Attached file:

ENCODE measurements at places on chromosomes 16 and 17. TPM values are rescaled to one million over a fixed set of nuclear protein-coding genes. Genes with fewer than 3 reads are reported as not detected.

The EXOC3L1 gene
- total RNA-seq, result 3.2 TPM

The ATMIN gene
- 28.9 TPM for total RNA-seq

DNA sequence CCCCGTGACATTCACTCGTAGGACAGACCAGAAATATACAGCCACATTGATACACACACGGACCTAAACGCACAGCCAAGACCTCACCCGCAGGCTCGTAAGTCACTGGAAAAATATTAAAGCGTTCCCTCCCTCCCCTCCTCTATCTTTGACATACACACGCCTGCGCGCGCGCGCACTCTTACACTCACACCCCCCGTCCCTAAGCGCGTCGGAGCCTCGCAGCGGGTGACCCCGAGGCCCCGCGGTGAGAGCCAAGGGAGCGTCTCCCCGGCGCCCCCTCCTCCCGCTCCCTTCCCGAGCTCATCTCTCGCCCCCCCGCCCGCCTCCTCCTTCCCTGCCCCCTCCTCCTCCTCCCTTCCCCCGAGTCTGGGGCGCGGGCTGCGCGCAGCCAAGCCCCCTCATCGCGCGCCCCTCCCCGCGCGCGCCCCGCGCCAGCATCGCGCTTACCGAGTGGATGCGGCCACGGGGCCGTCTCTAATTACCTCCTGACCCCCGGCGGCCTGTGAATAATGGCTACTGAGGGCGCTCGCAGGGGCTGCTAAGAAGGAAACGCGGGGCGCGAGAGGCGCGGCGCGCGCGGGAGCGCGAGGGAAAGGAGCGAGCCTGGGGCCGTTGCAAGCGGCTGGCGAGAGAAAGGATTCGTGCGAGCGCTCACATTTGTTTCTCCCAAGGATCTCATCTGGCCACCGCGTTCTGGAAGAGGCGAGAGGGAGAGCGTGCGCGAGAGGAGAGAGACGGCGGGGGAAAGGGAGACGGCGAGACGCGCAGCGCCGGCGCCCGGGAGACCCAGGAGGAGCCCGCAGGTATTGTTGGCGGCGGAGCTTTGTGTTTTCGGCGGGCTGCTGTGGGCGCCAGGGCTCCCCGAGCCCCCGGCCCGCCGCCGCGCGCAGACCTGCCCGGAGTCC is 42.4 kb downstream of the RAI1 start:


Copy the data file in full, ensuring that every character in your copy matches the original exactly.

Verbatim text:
ENCODE measurements at places on chromosomes 16 and 17. TPM values are rescaled to one million over a fixed set of nuclear protein-coding genes. Genes with fewer than 3 reads are reported as not detected.

The EXOC3L1 gene
- total RNA-seq, result 3.2 TPM

The ATMIN gene
- 28.9 TPM for total RNA-seq

DNA sequence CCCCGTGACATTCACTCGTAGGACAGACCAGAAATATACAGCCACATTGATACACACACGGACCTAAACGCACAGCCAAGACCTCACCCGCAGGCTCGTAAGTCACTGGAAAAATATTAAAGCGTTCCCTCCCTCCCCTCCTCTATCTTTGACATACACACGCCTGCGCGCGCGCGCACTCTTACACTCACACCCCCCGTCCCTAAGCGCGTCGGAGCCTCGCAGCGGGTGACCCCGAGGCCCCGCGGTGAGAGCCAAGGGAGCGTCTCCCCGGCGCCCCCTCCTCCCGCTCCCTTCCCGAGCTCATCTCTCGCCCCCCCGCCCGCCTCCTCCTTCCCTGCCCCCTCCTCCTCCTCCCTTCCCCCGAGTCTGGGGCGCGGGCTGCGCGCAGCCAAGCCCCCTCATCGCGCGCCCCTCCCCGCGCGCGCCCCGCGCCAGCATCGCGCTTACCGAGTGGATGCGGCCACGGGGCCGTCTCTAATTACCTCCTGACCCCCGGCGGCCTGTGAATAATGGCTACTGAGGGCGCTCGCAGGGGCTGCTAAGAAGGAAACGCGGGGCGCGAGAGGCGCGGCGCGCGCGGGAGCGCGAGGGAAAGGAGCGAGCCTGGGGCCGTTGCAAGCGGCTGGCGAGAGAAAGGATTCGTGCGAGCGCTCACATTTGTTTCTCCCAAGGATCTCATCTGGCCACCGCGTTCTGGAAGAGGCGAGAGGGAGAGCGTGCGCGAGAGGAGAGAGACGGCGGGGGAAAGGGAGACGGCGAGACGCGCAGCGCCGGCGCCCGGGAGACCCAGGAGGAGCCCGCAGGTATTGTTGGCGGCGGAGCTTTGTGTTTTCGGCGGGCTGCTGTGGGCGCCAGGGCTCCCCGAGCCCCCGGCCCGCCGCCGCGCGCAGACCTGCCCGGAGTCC is 42.4 kb downstream of the RAI1 start: